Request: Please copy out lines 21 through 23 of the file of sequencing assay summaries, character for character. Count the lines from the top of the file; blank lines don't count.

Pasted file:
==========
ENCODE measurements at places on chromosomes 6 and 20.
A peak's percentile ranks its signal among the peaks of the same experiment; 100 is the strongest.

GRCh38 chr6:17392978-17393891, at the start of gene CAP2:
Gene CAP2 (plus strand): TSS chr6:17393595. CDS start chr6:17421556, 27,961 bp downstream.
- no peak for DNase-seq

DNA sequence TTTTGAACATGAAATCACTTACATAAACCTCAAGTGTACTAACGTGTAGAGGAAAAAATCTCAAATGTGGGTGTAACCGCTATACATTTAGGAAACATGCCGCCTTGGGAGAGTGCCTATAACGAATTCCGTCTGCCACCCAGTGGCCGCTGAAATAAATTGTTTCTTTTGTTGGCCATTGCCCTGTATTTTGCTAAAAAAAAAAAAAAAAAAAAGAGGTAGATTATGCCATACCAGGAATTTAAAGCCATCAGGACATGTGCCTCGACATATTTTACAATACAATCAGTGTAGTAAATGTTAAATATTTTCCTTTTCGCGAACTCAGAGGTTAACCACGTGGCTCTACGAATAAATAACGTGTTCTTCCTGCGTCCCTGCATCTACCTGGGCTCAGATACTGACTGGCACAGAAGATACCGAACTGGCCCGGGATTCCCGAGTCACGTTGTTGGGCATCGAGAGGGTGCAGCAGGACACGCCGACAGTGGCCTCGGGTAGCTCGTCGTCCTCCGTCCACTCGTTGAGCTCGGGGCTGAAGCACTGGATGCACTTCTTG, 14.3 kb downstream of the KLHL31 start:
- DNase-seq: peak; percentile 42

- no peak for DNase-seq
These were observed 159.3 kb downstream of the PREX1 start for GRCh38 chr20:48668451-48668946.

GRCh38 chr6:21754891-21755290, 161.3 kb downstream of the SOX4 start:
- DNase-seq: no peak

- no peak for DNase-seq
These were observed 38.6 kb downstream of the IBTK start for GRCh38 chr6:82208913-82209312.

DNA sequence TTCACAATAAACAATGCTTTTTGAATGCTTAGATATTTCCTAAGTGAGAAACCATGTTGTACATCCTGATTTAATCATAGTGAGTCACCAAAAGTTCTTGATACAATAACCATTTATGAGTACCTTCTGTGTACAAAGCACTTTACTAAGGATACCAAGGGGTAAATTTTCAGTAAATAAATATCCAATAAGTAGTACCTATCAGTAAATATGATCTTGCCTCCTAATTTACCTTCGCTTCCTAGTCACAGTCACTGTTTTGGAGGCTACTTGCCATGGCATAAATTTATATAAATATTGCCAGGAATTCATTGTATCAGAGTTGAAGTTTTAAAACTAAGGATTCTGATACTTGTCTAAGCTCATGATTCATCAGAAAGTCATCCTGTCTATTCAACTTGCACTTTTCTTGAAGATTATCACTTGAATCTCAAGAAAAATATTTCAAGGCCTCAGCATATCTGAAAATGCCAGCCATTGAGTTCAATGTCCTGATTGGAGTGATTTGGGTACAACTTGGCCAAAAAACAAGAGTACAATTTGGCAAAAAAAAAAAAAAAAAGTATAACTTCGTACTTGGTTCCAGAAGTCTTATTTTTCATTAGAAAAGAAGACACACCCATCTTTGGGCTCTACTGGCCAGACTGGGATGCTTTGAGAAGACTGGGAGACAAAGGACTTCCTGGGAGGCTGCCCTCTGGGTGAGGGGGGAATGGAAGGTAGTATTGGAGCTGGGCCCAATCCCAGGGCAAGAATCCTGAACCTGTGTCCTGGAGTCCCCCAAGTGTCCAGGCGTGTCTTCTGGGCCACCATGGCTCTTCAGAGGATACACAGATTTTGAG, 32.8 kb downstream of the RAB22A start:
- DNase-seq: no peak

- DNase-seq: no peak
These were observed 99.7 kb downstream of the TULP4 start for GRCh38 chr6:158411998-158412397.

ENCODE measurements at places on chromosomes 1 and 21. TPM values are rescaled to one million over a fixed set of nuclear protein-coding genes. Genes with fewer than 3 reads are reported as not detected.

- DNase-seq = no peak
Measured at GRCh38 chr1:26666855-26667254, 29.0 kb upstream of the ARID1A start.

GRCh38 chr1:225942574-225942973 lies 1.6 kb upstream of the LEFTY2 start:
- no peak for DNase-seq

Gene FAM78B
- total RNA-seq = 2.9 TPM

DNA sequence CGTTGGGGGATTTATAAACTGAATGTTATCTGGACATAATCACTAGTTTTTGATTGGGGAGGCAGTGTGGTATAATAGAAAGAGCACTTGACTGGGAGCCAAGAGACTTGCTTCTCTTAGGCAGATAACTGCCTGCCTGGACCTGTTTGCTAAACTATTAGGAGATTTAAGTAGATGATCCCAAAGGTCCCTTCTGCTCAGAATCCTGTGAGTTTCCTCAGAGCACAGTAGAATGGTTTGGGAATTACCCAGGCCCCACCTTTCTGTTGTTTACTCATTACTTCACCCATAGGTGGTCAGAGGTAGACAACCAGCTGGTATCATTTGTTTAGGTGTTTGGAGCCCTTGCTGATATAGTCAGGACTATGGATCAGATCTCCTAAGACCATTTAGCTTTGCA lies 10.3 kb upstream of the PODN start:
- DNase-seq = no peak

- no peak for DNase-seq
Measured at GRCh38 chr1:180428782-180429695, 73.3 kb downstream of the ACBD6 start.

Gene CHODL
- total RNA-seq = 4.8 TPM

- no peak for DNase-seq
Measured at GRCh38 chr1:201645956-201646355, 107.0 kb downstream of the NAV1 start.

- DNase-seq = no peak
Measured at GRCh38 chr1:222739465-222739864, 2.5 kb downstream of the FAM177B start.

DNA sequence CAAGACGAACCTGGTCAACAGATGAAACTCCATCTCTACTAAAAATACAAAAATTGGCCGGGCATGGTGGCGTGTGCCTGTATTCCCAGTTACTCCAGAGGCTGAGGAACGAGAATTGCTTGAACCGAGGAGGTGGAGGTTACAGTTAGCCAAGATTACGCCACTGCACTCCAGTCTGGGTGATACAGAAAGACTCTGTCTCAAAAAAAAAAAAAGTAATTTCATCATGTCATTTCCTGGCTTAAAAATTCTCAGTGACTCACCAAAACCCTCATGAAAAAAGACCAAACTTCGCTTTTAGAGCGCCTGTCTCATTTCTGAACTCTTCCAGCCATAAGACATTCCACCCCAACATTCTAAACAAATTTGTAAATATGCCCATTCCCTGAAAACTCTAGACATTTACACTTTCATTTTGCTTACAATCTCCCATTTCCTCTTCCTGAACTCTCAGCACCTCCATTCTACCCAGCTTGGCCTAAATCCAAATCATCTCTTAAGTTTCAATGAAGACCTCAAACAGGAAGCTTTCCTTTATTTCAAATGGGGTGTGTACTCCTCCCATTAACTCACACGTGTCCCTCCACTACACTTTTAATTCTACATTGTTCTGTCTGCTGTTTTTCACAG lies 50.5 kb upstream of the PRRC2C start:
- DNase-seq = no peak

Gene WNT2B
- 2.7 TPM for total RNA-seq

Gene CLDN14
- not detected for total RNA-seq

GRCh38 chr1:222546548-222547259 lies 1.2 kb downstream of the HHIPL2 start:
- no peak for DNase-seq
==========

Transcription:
GRCh38 chr1:225942574-225942973 lies 1.6 kb upstream of the LEFTY2 start:
- no peak for DNase-seq

Gene FAM78B